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Solo Trips Surge 300% in Just One Year.Solo travelling is no longer a niche sector; it’s growing fast. According to Global Rescue’s survey of the world’s most experienced travellers, the percentage of solo travellers has more than tripled in the past 12 months. In the spring of 2023, only nine per cent of women and 12% of men planned solo trips. A year later, those percentages skyrocketed to 37% for men and 32% for women.

A driving force fueling the independent travel trend may be an after-effect of the pandemic’s enforced isolation, which encouraged people with a YOLO (You Only Live Once) or FOMO (Fear Of Missing Out) attitude, rendering them more confident than ever about spending time in solitude. [SOURCE: The Week]

Another factor behind the increase in solo travel is that people are taking time to recharge. [SOURCE: Skyscanner]

A third influence on the rise in independent travel is the individual’s desire to travel, overriding the need to go with a travel partner. Many travellers don’t want to waste time, especially after the pandemic ends. If no one wants to travel with them, they are going alone. Travelers aren’t delaying while their travel partners dither, they’re just going. [SOURCE: Forbes]

A 56-year-old world traveller, Dinette Wells, admitted she started travelling solo after a friend suddenly bailed on their Austria skiing vacation. “I had gotten my first passport and already invested the money. So, I went alone, and I’m so glad I did. I learned early it’s not worth it to give up on these amazing travel experiences just because you think you need someone to go with you.”

Solo Travel Demographics

Solo travel is fueled by young adults, with more than 40% of independent U.S. travellers aged 18-to-34 years old. [SOURCE: Allianz]

But younger travelers are not the only ones embarking on solo travel. Older adults do not hesitate to travel alone.

A recent survey by the travel organization Road Scholar, a leader in educational travel for older adults, reported that up to 30% of their 100,000 travellers each year choose solo trips, and many were 65 and older.

Divorcees are contributing to the solo travel trend, too. One survey revealed that 78% of divorced adults ranked as the highest demographic ready for a solo vacation. [SOURCE: Skyscanner]

And it’s not only single people who travel solo. Some independent travellers are happily married yet choose to travel alone. The Road Scholar survey revealed that 60% of solo travellers were married but travelling without their spouses. Why? Four out of 10 respondents said their spouse wasn’t interested in travelling, while a nearly equal percentage said they had different travel interests than their spouse.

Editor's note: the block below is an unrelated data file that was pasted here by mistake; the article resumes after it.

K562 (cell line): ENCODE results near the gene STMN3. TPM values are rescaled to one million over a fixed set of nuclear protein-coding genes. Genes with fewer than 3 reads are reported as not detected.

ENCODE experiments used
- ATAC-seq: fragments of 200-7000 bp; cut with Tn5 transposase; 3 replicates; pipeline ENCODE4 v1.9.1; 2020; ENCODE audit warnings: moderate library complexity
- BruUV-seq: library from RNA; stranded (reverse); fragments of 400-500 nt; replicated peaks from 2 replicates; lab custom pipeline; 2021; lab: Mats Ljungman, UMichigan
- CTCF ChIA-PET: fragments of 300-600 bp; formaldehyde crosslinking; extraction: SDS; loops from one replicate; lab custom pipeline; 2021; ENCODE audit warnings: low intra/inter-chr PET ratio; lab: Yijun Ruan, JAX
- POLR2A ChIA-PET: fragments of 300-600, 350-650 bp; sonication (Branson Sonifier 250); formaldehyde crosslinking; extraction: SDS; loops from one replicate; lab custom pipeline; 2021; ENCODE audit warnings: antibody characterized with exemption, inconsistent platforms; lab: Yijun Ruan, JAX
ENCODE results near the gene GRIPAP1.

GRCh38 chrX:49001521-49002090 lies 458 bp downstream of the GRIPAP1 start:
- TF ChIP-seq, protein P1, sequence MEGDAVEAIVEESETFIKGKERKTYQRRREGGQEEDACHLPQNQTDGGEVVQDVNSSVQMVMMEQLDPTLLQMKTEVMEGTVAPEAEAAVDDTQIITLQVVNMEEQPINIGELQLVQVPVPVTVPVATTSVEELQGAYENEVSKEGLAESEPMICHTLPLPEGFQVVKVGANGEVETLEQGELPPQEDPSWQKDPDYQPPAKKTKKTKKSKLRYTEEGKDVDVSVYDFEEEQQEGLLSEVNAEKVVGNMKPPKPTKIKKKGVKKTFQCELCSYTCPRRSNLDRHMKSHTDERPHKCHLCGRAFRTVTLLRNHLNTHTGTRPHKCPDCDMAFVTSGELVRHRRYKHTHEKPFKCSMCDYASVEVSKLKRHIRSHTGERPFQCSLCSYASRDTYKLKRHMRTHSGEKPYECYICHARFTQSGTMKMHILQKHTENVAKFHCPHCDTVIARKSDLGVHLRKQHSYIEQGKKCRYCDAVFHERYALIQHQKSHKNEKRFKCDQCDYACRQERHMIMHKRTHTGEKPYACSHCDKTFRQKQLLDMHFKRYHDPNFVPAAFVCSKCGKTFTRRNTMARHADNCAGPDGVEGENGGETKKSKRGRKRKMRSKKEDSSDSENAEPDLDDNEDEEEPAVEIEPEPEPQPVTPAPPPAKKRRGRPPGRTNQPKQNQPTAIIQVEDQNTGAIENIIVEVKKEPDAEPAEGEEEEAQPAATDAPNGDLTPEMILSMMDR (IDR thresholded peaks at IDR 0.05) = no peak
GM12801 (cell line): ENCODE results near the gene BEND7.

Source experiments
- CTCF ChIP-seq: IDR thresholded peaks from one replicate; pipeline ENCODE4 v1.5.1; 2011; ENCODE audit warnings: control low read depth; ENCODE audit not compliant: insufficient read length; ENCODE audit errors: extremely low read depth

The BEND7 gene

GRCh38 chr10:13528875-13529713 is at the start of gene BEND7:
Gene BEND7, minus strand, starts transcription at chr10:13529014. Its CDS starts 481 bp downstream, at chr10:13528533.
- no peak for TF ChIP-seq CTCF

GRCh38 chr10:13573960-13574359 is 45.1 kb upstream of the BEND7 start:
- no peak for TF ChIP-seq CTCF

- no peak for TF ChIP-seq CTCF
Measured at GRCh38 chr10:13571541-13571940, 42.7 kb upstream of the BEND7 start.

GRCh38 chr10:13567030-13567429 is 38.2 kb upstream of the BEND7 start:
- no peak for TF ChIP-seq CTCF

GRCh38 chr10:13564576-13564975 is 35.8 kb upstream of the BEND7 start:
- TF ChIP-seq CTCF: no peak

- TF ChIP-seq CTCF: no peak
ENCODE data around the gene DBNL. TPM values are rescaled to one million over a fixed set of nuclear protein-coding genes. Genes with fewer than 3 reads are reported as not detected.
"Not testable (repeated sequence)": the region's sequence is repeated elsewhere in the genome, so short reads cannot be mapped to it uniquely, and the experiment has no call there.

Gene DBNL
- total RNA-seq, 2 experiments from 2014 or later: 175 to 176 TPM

Solo Travel Risks?

“Any type of travel can be risky. But, if you do your research, follow customs, and take the proper travel safety measures, you can bring down the risk level,” said Amanda Burrill, a former Navy lieutenant turned global adventurer, travel writer and food connoisseur.

Researching the destination before travel is one of the first things any traveller should do to assess the level of safety and familiarize themselves with customs and traditions. That can include any number of resources, from simple Internet searches and travel blog reading to consulting a travel risk management services company. It’s also a good idea to tap into other travellers who have recently been to the destinations you’re considering.

“Every traveler should practice their situational awareness skills by getting familiar with their surroundings, establishing a baseline of activity for your area, paying attention to people’s attire, body language and behavior and more,” said Harding Bush, a former Navy SEAL and associate director of security operations at Global Rescue.

Burrill also suggests enlisting a travel agent or meeting with a group of other solo travellers during part of your trip. “That can remove some of the first-timer anxiety because you’re not alone.”

YOLO Triggers Solo Travel

Call it YOLO travel or FOMO travel, the idea of seizing the moment and exploring new places without waiting for companions aligns with an increase in solo travel experiences, often spontaneous, adventurous trips. Spawned by the pandemic and the stay-at-home, work-from-home arrangements contributed to a surge in solo travel. With people feeling more comfortable travelling alone, seeking personal space, and avoiding crowded places, solo travel has become a popular choice for many.




Written by: Dan Richards



Dan Richards is the CEO of The Global Rescue Companies, the world’s leading medical, security, evacuation and travel risk management services provider, and a U.S. Travel and Tourism Advisory Board member at the U.S. Department of Commerce.